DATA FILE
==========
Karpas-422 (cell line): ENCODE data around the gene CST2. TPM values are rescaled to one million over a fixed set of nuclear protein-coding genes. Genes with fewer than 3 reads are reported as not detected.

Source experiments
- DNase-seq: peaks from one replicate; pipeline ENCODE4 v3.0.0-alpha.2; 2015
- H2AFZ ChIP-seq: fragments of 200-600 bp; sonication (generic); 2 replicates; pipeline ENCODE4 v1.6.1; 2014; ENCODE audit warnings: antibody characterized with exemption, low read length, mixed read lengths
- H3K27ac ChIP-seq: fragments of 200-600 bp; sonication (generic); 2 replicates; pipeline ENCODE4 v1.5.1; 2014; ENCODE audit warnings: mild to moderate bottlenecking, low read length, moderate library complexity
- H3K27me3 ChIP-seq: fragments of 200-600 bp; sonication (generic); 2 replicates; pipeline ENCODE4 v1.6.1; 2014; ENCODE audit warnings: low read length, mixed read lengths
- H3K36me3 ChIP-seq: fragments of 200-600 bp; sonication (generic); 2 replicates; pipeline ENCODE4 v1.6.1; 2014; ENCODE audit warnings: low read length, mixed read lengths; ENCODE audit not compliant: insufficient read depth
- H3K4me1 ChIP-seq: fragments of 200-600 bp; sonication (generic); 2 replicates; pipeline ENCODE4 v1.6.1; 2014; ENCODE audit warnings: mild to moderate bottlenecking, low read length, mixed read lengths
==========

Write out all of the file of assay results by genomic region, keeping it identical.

Karpas-422 (cell line): ENCODE data around the gene CST2. TPM values are rescaled to one million over a fixed set of nuclear protein-coding genes. Genes with fewer than 3 reads are reported as not detected.

Source experiments
- DNase-seq: peaks from one replicate; pipeline ENCODE4 v3.0.0-alpha.2; 2015
- H2AFZ ChIP-seq: fragments of 200-600 bp; sonication (generic); 2 replicates; pipeline ENCODE4 v1.6.1; 2014; ENCODE audit warnings: antibody characterized with exemption, low read length, mixed read lengths
- H3K27ac ChIP-seq: fragments of 200-600 bp; sonication (generic); 2 replicates; pipeline ENCODE4 v1.5.1; 2014; ENCODE audit warnings: mild to moderate bottlenecking, low read length, moderate library complexity
- H3K27me3 ChIP-seq: fragments of 200-600 bp; sonication (generic); 2 replicates; pipeline ENCODE4 v1.6.1; 2014; ENCODE audit warnings: low read length, mixed read lengths
- H3K36me3 ChIP-seq: fragments of 200-600 bp; sonication (generic); 2 replicates; pipeline ENCODE4 v1.6.1; 2014; ENCODE audit warnings: low read length, mixed read lengths; ENCODE audit not compliant: insufficient read depth
- H3K4me1 ChIP-seq: fragments of 200-600 bp; sonication (generic); 2 replicates; pipeline ENCODE4 v1.6.1; 2014; ENCODE audit warnings: mild to moderate bottlenecking, low read length, mixed read lengths